This fruit was large so I cut it into eight pieces. Put all the ingredients into a pot and cook on low heat for an hour or so. Don’t be tempted to turn up the heat as the sugar will burn. Take off any frothy impurities with a spoon. Freeze a small dinner plate so you can test when it’s ready. It’s ready when you take half a teaspoon out of pot and it sets a little like toffee on the plate. Pour mix into steralised jars and then seal. Boil jar for at least 10 minutes and let cool. Store in dark cupboard and eat within the year.

Tomatoes

This year had a very long winter and my tomatoes have been very slow going. I really hope the tomato season gets going soon. In previous years the tomatoes have been pumping at this time of year starting at the beginning of December and finishing up around March.

tomatoes

Previously, I grew these cherry tomatoes on a simple tent like bamboo structure which worked well. The only downside was the ones growing on the inside needed specialist picking, luckily I had the perfect person with keen eyes to find them. The six plants were very prolific and supplied us with plenty of tomatoes.

tomato-harvest

Later in the season at the end of March I bought two big boxes of South Australian sauce tomatoes from the local fruit shop to make into tomato passata. There are lots of ways to make it and everyone who does make it seems to have their own special way to do it. A few of the ways to do it ask for the skin and seeds to be removed. I much prefer the idea of using all the fruit so that’s what I did. Also, I read that there is a spike in hospital admissions of people that have had sauce bottles explode in their face and burn them so I took that into account when experimenting with my first rather small batch of 20 kilos. I tried a couple of ways to do it and settled on a recipe I was happy with.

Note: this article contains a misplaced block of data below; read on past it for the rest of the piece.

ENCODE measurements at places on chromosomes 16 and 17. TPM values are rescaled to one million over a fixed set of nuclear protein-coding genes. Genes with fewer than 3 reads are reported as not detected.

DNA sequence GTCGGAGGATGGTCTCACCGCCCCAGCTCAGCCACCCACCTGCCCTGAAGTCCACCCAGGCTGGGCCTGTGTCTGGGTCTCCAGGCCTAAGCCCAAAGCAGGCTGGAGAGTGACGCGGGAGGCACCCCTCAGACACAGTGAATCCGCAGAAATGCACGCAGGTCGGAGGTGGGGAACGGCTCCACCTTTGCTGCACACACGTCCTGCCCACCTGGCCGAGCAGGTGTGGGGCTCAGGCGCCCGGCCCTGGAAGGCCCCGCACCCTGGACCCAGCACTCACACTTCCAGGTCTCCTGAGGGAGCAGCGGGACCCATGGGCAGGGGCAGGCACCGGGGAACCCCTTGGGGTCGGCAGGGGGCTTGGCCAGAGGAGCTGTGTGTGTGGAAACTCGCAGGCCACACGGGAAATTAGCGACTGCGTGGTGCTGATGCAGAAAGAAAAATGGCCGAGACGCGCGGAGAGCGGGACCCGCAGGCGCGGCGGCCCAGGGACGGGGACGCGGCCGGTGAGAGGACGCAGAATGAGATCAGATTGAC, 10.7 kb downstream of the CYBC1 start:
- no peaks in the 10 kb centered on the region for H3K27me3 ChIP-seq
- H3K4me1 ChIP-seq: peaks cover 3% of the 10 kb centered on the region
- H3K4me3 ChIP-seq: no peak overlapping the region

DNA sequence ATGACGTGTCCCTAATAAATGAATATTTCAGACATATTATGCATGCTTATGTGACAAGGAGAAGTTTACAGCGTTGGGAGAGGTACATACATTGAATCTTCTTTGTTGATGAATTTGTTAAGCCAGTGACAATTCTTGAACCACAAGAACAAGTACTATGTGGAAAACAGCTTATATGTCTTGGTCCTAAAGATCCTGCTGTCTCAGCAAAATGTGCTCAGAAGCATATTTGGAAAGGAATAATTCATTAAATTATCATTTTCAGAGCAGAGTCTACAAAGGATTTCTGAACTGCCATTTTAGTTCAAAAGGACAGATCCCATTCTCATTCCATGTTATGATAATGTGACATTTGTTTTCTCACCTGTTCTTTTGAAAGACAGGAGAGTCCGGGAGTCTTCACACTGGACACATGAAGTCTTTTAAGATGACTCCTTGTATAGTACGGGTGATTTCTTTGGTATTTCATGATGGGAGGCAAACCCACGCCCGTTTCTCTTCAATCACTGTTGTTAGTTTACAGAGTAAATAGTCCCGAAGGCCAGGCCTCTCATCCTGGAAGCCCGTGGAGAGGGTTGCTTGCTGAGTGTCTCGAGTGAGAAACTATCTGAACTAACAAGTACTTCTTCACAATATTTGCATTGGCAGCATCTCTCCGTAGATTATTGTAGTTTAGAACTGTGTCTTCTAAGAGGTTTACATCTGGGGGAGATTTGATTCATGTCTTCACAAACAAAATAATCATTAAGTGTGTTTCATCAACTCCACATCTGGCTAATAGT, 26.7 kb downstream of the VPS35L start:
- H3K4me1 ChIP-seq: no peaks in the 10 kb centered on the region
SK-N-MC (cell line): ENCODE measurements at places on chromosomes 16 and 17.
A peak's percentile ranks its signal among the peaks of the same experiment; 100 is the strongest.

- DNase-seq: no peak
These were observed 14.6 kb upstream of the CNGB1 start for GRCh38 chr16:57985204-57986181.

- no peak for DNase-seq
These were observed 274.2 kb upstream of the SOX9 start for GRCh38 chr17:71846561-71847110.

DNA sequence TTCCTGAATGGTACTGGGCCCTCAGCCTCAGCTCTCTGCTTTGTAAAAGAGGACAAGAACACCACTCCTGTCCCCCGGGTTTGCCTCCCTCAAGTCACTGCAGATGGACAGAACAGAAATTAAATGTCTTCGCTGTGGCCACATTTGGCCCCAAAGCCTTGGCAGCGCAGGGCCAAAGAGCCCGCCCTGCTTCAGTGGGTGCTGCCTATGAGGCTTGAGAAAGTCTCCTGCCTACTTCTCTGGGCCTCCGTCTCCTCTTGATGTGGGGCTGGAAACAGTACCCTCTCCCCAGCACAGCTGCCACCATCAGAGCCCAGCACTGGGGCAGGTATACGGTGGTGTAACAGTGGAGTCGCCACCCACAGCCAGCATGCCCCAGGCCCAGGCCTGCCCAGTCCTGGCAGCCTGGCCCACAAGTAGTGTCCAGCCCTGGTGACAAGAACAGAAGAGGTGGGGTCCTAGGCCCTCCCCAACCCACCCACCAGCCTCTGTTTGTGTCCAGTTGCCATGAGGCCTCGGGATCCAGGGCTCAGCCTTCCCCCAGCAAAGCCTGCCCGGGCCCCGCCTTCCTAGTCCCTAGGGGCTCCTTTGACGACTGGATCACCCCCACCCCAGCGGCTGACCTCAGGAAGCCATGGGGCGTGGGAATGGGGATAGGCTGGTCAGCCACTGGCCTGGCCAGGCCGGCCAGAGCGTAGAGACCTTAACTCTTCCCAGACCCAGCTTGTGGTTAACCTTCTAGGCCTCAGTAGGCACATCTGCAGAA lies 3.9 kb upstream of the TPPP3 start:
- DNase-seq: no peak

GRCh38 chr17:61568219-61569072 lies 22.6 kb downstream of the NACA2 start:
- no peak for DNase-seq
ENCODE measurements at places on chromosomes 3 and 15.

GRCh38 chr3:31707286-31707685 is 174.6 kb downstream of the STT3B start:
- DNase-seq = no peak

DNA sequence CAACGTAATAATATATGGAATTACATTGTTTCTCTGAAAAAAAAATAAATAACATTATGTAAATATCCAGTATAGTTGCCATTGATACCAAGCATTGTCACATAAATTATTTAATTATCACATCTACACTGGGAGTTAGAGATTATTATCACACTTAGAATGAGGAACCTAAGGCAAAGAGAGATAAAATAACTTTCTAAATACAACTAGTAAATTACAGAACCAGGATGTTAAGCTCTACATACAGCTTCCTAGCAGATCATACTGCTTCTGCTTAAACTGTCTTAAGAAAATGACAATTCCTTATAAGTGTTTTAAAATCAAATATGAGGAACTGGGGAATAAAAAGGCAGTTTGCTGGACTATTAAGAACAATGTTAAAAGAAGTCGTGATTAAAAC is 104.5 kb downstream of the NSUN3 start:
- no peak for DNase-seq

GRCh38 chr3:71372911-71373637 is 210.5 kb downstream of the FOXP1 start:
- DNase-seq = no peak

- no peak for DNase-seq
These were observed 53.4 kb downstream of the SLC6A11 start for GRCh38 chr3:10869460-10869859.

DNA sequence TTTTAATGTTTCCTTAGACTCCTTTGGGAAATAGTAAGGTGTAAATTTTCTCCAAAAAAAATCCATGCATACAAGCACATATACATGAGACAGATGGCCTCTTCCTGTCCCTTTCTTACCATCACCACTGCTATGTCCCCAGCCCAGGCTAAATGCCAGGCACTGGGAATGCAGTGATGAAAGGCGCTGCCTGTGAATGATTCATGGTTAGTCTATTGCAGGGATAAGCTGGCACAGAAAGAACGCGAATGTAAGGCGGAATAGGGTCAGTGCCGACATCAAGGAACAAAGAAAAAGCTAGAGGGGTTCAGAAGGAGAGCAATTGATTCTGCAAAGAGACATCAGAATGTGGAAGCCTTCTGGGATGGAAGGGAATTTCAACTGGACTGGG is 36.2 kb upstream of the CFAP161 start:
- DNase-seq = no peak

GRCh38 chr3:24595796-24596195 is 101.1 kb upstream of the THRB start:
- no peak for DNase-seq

Twenty kilos sounds like a lot but it was so good we used the passata in everything. The flavour really was pretty amazing and I can see now why people devote a whole weekend to preserving this beautiful fruit. To work out how much our family uses in a year I have been saving all our passata jars to get an idea of exactly how much of this we actually eat. I will recycle these jars and use them to preserve the following years supply.

Passata recipe

passata

1 kg of tomatoes will make around 750 ml passata

Wash the tomatoes well and cut of any bad bits. Slice tomatoes in big chunks eg – four to six pieces, and place in big pot. Put pot on stove on medium heat. The juices should start being released from the tomatoes. Once they have released enough tomato juice get a stick blender and puree. Simmer the tomato puree until fragrant, 15 – 20 mins or so. Put puree into pre-washed and sterilised jars and seal lids. I used a combo of fowlers jars and supermarket passata bottles, you can also use beer bottles.

Get a preserving unit. I used an old one I picked up off Gumtree that has a built in thermometer. Our next door neighbour uses a large drum over a fire. Use whatever you have. Put a towel at the bottom of the unit and then start stacking the bottles in with tea towels, cloth, rags, newspaper (whatever you have on hand) to separate the bottles so they don’t break when the water is boiling. Fill the drum with cold water and slowly bring to the boil. I heated up my unit on the BBQ. Using the BBQ kept the kitchen cool and meant that I didn’t have to move it when hot to use my stove. Make sure the water boils for at least 30 mins and then turn the heat off.

Don’t try to remove the bottles at this stage as you might end up in hospital. Leave the bottles in the unit overnight and remove when cold the next morning. Store bottles somewhere dark until ready to eat. Enjoy.